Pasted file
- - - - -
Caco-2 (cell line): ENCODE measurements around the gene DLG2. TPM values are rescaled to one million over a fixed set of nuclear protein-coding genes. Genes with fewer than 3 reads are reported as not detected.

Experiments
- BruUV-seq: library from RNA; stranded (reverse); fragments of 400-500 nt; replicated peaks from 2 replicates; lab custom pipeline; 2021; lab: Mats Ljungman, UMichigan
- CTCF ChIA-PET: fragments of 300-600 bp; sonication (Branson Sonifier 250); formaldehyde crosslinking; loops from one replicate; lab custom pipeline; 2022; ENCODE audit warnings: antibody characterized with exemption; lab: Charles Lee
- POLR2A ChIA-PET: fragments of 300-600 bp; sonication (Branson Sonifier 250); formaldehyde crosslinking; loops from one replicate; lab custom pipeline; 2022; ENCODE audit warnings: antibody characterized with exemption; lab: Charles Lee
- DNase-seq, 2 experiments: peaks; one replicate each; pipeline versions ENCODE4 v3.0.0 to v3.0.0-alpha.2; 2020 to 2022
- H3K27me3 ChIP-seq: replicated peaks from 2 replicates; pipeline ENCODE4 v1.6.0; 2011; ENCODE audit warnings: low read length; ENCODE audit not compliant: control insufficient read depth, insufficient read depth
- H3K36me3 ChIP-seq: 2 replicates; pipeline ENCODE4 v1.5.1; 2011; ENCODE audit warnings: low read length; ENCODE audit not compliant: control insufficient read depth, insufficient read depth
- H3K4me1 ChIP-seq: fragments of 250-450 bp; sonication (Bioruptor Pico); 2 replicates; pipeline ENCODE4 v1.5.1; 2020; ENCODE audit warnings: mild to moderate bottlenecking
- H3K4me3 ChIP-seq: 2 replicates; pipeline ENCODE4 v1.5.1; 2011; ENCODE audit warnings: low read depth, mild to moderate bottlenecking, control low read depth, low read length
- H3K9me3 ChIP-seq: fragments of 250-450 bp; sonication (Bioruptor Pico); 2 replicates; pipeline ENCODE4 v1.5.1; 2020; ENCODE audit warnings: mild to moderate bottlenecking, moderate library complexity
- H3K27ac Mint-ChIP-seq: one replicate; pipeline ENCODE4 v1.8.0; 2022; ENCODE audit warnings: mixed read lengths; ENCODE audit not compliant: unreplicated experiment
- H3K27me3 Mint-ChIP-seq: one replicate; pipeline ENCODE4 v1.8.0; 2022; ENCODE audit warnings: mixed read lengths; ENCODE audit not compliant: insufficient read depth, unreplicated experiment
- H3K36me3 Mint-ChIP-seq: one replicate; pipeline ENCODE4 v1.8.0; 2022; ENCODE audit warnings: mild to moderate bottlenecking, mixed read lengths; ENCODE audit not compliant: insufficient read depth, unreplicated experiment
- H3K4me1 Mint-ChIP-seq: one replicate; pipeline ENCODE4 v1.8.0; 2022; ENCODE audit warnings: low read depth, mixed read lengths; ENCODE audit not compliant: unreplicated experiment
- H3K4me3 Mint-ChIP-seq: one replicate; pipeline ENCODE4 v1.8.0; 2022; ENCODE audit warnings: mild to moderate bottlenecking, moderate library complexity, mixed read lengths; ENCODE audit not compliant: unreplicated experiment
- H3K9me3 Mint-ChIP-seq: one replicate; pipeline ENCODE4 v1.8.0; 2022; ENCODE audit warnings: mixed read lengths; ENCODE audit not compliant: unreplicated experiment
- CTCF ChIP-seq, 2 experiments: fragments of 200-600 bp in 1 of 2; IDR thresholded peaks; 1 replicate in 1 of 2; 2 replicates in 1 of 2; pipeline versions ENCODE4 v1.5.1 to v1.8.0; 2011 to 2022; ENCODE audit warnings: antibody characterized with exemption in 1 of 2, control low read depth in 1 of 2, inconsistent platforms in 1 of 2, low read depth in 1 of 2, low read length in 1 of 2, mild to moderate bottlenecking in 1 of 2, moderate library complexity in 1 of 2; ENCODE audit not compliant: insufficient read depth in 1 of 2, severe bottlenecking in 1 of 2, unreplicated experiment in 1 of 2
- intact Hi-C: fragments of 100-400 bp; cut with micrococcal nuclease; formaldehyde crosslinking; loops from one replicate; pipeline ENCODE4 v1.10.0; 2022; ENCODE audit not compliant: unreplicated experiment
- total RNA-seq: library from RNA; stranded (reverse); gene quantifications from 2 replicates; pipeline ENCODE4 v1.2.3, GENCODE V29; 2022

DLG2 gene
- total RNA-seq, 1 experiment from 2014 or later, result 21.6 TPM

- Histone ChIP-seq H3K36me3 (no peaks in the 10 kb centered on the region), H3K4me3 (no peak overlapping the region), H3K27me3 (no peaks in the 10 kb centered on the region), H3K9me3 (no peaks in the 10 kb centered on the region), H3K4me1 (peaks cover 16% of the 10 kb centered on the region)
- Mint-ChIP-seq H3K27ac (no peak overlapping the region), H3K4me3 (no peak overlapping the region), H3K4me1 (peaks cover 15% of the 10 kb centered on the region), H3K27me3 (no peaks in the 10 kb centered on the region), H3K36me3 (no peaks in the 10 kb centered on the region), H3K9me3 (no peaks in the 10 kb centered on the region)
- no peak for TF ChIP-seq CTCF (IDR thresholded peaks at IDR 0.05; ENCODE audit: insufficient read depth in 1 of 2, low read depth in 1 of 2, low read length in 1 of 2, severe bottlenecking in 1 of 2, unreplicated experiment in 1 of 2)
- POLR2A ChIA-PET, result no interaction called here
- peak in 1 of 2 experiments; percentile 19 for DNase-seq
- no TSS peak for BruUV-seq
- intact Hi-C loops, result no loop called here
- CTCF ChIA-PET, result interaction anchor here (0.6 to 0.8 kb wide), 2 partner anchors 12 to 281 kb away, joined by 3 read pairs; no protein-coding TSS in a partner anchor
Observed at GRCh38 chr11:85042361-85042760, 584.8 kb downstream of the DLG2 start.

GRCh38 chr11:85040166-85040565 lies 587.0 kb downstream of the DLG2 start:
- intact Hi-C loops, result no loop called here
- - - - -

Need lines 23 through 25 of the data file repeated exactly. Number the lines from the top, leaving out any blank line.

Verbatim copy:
- Histone ChIP-seq H3K36me3 (no peaks in the 10 kb centered on the region), H3K4me3 (no peak overlapping the region), H3K27me3 (no peaks in the 10 kb centered on the region), H3K9me3 (no peaks in the 10 kb centered on the region), H3K4me1 (peaks cover 16% of the 10 kb centered on the region)
- Mint-ChIP-seq H3K27ac (no peak overlapping the region), H3K4me3 (no peak overlapping the region), H3K4me1 (peaks cover 15% of the 10 kb centered on the region), H3K27me3 (no peaks in the 10 kb centered on the region), H3K36me3 (no peaks in the 10 kb centered on the region), H3K9me3 (no peaks in the 10 kb centered on the region)
- no peak for TF ChIP-seq CTCF (IDR thresholded peaks at IDR 0.05; ENCODE audit: insufficient read depth in 1 of 2, low read depth in 1 of 2, low read length in 1 of 2, severe bottlenecking in 1 of 2, unreplicated experiment in 1 of 2)